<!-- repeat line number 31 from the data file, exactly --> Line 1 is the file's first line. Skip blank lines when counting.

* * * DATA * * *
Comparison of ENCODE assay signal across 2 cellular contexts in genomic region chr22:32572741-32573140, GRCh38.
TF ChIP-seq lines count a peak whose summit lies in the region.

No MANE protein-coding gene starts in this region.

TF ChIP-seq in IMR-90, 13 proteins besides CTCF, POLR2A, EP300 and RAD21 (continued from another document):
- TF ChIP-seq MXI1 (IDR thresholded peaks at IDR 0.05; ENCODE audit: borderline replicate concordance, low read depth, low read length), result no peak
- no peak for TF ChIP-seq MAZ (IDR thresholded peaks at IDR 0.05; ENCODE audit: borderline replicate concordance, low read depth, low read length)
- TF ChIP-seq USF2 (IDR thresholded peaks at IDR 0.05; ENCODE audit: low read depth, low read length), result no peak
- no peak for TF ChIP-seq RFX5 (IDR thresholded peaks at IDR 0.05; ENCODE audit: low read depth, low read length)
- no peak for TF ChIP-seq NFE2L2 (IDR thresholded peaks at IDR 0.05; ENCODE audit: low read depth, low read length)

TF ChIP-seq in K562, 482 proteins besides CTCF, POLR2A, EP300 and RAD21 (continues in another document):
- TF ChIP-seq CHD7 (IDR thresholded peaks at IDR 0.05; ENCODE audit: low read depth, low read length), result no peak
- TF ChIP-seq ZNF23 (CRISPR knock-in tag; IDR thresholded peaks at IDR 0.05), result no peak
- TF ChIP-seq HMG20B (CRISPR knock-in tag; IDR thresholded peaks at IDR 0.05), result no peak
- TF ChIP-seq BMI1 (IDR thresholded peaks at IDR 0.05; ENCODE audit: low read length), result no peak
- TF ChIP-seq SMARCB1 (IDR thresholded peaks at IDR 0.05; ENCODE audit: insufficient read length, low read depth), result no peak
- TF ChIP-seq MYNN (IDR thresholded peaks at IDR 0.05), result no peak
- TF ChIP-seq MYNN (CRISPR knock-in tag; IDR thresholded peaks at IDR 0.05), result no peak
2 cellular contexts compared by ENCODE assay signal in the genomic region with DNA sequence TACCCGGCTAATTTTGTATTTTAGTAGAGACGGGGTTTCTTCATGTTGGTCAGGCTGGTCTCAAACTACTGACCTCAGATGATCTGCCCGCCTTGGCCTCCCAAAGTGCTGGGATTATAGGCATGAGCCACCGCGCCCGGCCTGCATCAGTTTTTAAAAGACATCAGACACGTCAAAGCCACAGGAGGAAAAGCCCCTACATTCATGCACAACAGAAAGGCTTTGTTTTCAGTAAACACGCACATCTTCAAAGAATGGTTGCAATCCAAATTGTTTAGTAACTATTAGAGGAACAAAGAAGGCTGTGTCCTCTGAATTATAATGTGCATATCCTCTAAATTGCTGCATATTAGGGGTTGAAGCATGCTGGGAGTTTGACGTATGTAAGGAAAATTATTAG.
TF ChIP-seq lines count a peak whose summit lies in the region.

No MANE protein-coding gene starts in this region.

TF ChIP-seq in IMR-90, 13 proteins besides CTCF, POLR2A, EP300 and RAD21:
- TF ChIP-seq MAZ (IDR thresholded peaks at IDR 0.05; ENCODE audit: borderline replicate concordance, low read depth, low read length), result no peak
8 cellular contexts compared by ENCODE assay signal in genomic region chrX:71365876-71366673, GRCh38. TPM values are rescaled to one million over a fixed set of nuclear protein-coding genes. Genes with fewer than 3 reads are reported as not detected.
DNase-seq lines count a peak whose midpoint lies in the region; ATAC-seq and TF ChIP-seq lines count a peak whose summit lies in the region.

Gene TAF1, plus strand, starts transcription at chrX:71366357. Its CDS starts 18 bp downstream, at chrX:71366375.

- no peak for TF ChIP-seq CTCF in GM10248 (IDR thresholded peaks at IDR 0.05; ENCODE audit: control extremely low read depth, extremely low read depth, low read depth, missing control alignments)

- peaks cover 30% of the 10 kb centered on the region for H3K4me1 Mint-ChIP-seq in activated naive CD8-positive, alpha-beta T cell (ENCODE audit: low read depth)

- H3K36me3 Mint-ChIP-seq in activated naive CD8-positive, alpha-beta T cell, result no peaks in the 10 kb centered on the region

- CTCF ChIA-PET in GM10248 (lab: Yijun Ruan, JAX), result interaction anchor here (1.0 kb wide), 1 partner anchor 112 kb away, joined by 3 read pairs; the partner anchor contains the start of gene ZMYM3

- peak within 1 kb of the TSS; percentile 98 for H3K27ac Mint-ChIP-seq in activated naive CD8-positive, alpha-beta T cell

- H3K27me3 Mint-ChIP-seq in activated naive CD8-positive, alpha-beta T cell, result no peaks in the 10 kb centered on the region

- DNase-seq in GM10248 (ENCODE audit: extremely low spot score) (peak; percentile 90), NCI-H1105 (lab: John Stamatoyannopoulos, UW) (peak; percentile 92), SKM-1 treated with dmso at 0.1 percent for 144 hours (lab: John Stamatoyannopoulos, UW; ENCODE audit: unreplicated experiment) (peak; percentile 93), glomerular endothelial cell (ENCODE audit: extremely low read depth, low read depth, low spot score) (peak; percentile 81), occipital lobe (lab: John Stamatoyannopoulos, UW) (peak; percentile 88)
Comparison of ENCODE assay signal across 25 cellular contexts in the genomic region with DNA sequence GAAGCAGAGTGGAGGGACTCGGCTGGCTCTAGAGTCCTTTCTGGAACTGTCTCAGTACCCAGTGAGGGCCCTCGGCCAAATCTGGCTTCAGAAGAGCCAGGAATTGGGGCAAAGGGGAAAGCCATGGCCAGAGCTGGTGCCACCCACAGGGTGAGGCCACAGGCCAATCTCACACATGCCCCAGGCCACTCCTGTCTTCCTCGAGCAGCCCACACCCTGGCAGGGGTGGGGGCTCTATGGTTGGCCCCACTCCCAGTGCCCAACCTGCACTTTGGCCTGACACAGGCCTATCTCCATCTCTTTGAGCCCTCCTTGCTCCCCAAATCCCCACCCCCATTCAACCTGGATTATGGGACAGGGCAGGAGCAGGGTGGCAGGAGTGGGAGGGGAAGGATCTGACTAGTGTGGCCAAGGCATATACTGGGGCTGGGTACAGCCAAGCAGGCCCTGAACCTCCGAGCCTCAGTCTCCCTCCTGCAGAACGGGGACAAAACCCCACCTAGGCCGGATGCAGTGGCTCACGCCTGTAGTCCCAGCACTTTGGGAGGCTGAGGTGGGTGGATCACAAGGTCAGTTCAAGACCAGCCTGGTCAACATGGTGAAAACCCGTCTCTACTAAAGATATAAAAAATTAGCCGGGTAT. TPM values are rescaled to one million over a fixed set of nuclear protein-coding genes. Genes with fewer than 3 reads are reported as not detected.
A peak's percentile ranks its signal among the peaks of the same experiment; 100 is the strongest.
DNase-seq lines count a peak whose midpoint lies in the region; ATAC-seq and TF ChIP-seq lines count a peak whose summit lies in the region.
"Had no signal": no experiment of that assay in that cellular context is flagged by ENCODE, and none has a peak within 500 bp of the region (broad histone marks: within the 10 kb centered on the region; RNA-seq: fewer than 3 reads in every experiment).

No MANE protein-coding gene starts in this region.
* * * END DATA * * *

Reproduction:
- H3K27me3 Mint-ChIP-seq in activated naive CD8-positive, alpha-beta T cell, result no peaks in the 10 kb centered on the region